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The simple built-in data types of the C language such as int, float, - are not sufficient to represent complex data such as lists, tables, vectors, and.

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Presentation on theme: "The simple built-in data types of the C language such as int, float, - are not sufficient to represent complex data such as lists, tables, vectors, and."— Presentation transcript:

1 The simple built-in data types of the C language such as int, float, - are not sufficient to represent complex data such as lists, tables, vectors, and matrices. Sorting and searching require an entire list of data to be stored in memory. The most convenient way to accomplish this is to store the data in a one-dimensional array. Arrays

2 array sequence of memory locations used to store different values of the same data type An array is a named sequence of memory locations that is used to store different values of the same data type. Each of the named memory locations is called an element of the array. The elements of an array are identified by a subscript or an index (0,1,2,3,4). Above, x is the name of the array, containing the elements x[0], x[1], x[2], x[3], and x[4]. One-Dimensional Arrays

3 In C, there are two ways to represent a subscripted variable such as: a i i = 0 to 9 The first way it can be represented is as regular variables, as we have been doing so far: a0, a1, a2, a3, a4, a5, a6, a7, a8, a9 The above are ten different, explicitly named variables. However, if you have a large number of named variables, it is not practical to name them as shown above. Instead, we use subscripts (or array) as shown below: a[0], a[1], a[2], a[3], a[4], a[5], a[6], a[7], a[8], a[9] The above is a declaration of an array a which holds 10 different items such as int, or float. The declaration, initialization of arrays is as follows: //declare the array int i; //declare an integer named i int a[5]; //declare array a: a[0], a[1], a[2], a[3], a[4] for(i = 0; i < 5; i++) //loop to go through array { a[i] = 2; // initialize array a equal to 2 } Array Declaration and Initialization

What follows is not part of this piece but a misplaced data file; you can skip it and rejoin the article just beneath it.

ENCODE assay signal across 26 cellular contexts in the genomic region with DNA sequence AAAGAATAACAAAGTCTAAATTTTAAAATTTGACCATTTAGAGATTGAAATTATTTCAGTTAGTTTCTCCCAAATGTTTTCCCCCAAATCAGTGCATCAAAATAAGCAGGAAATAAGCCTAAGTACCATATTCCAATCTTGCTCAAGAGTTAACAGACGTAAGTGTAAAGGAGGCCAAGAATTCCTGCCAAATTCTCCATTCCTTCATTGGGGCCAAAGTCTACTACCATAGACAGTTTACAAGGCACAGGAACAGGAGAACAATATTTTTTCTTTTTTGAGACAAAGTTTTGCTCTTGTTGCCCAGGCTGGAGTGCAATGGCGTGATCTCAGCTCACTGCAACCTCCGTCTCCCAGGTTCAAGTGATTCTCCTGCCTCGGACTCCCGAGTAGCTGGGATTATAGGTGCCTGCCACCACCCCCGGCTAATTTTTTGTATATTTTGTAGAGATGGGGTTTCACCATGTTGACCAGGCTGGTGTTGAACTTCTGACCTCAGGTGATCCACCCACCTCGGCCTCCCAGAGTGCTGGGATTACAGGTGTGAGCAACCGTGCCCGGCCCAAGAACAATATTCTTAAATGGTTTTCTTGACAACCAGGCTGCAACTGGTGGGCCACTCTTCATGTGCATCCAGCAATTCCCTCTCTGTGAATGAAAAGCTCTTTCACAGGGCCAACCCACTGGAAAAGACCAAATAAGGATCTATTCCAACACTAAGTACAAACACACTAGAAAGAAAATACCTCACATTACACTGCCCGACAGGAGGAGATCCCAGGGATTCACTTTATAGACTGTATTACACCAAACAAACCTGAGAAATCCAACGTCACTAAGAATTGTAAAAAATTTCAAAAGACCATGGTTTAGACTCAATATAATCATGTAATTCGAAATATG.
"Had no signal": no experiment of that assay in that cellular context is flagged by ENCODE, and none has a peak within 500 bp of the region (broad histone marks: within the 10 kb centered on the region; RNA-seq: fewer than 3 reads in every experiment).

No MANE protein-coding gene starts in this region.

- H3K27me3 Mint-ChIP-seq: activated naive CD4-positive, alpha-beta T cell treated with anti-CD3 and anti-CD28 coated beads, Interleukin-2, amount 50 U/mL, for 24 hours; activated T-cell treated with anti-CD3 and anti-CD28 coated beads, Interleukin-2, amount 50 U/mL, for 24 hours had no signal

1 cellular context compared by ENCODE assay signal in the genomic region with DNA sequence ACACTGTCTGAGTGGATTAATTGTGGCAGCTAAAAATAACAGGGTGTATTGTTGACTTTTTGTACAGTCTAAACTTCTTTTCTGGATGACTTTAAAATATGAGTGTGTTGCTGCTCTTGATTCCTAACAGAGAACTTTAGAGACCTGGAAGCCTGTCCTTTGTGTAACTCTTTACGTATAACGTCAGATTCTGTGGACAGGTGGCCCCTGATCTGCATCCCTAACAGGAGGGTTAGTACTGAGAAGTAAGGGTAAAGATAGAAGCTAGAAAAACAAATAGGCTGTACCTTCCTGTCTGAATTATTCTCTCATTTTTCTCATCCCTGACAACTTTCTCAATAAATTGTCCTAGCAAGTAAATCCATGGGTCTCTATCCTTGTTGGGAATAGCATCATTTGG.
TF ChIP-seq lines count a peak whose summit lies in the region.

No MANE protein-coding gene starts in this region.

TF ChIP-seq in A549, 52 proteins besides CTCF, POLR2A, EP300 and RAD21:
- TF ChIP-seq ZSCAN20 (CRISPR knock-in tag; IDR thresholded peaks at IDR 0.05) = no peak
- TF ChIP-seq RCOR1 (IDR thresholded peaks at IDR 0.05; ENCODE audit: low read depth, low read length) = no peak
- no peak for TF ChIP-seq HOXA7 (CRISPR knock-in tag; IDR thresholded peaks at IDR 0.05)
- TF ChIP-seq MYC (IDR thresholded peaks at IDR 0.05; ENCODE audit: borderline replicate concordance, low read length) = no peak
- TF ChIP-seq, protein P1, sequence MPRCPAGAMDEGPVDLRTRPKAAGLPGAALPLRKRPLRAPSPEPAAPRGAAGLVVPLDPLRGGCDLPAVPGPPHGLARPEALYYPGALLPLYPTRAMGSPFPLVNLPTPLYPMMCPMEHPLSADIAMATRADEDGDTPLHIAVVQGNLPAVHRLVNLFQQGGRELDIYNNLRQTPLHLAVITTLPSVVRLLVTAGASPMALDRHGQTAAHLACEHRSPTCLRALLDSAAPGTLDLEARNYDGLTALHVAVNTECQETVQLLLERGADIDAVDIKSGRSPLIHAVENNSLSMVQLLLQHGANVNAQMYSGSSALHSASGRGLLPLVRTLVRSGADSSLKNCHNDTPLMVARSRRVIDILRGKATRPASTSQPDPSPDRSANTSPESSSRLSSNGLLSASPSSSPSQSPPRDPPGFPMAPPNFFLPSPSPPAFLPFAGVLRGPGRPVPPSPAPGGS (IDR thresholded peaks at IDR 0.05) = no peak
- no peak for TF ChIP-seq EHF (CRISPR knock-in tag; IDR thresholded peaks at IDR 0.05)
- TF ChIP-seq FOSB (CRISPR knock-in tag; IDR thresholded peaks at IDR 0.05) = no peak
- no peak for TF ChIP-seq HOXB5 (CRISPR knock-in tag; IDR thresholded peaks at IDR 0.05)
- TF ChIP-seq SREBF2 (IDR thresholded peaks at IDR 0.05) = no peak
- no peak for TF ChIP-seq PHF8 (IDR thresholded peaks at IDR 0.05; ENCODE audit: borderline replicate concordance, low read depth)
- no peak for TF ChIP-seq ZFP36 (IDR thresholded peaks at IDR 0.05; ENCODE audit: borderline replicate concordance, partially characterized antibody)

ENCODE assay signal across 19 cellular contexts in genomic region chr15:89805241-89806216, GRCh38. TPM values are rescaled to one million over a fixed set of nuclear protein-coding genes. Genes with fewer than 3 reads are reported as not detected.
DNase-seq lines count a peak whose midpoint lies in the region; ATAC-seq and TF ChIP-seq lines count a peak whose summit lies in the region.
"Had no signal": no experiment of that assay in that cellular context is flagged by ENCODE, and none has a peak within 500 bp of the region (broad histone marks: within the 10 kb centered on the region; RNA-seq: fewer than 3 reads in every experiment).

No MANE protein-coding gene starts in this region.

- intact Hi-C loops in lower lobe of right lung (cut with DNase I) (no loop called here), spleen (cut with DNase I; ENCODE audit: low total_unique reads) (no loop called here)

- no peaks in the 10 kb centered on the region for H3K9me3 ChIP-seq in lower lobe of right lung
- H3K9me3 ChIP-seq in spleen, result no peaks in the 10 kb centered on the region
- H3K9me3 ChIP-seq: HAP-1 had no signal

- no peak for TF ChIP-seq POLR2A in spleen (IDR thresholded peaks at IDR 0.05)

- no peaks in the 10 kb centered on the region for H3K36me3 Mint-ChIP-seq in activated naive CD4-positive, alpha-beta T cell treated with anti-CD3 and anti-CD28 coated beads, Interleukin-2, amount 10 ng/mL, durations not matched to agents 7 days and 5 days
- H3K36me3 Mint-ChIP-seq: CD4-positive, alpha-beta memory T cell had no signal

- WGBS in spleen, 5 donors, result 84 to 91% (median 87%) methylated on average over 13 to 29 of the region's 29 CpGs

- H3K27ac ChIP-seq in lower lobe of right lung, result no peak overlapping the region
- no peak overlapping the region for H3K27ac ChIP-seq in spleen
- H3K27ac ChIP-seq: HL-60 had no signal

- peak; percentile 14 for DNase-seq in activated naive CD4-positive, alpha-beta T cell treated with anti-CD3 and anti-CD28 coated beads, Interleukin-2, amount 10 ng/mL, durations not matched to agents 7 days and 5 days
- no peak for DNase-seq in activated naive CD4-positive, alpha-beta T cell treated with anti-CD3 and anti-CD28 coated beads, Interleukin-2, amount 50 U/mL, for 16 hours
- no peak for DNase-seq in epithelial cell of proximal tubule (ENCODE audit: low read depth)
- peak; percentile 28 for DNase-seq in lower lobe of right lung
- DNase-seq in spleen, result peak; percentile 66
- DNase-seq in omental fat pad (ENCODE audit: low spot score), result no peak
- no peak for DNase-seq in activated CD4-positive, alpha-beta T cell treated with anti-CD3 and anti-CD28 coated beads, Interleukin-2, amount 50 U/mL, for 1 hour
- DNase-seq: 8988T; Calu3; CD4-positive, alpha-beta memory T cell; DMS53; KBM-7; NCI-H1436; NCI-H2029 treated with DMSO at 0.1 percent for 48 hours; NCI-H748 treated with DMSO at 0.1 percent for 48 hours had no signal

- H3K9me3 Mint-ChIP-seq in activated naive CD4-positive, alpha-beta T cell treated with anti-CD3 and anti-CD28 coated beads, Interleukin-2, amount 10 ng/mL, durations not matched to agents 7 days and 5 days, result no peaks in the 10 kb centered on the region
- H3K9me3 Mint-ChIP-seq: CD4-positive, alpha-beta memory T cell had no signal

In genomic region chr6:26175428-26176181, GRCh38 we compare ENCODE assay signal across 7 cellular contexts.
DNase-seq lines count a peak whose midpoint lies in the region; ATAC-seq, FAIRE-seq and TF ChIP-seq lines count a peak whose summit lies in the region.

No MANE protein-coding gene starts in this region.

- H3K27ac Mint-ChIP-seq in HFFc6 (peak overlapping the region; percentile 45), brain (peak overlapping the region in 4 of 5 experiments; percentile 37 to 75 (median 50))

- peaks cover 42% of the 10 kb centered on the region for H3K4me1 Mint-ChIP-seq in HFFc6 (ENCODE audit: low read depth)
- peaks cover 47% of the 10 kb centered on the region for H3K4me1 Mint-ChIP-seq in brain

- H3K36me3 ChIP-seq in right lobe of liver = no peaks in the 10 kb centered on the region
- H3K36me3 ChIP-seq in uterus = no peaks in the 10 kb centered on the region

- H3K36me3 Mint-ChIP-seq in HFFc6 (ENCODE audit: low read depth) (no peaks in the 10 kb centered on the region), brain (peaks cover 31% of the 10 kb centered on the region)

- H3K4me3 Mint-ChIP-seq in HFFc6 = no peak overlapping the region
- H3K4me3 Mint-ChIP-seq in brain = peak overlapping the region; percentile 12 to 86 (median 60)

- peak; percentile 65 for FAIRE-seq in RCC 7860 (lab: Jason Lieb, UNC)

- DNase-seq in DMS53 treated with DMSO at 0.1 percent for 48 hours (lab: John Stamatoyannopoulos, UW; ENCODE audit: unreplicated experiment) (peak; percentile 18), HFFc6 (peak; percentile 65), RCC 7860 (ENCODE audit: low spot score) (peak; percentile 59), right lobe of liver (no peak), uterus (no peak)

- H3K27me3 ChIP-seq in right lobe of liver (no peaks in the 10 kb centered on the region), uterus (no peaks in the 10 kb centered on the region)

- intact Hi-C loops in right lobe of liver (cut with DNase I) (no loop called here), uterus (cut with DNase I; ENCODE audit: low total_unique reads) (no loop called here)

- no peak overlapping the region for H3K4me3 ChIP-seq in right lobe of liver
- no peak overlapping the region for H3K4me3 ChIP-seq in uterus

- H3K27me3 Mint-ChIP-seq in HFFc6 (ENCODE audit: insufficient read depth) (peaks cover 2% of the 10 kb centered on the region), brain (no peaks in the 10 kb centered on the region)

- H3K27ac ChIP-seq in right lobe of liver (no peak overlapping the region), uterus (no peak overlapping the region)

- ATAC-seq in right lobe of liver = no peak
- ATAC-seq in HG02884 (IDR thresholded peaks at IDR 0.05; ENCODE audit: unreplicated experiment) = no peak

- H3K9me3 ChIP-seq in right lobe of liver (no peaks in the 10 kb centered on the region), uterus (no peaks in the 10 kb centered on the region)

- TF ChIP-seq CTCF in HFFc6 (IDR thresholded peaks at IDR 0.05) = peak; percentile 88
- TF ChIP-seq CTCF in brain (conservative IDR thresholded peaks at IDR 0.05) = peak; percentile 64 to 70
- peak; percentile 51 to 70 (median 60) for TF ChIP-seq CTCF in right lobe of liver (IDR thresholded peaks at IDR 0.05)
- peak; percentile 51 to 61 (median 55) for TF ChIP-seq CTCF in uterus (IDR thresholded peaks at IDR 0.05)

4 One-dimensional arrays may be declared individually as follows: int count[10]; float pressure[20]; float temperature[40]; float velocity[40]; Or all of the float data types can be declared in one declaration statement as follows: float pressure[20], temperature[40], velocity[40]; One-dimensional arrays may be initialized in a declaration statement as follows: int a[5] = {5, 9, 8, 4, 7}; //where a[0] is 5, a[1] is 9, a[2] is 8, a[3] is 4, and a[4] is 7 The following example shows the initialization of fewer values than the size of the array: int a[5] = {5, 9, 8, 4}; //where a[0] is 5, a[1] is 9, a[2] is 8, a[3] is 4, and a[4] is 0 Notice that the unspecified element a[4] is 0. If a value is not specified, then a zero is assigned. Arrays Declaration and Initialization

5 One-dimensional arrays may be initialized using assignment statements as follows: int a[5]; a[0] = 5; a[1] = 9; a[2] = 8; a[3] = 4; a[4] = 7; Initialization is usually quickly done with a for loop as follows: int i, count [5]; float velocity[10]; for(i = 0; i < 5; i++){ count[i] = 2; } for(i = 0; i < 10; i++){ velocity[i]= 500.75; } Arrays Declaration/Initialization

6 Array Input/Output

7 Sorting algorithms: Bubble sort is a simple sorting algorithm that works by repeatedly stepping through the list to be sorted It compares each pair of adjacent items and swaps them, if they are in the wrong order. Every pass, the largest value “bubbles up” to the top. for(int x=0; x array[y+1]) { int temp = array[y+1]; array[y+1] = array[y]; array[y] = temp; }

8 H.W. Arrays 1.Compile and run the program on slide 6 sampleArrays. - Save it as sampleArrays.c 2.Write a program to 2.Write a program to: Ask the user for 7 temperature and 7 pressure values for a scientific experiment. Store the values in two one-dimensional arrays. Identify the highest temperature and pressure. Show the highest temperature and pressure to the user. tempPressArrays.c Save your program as tempPressArrays.c


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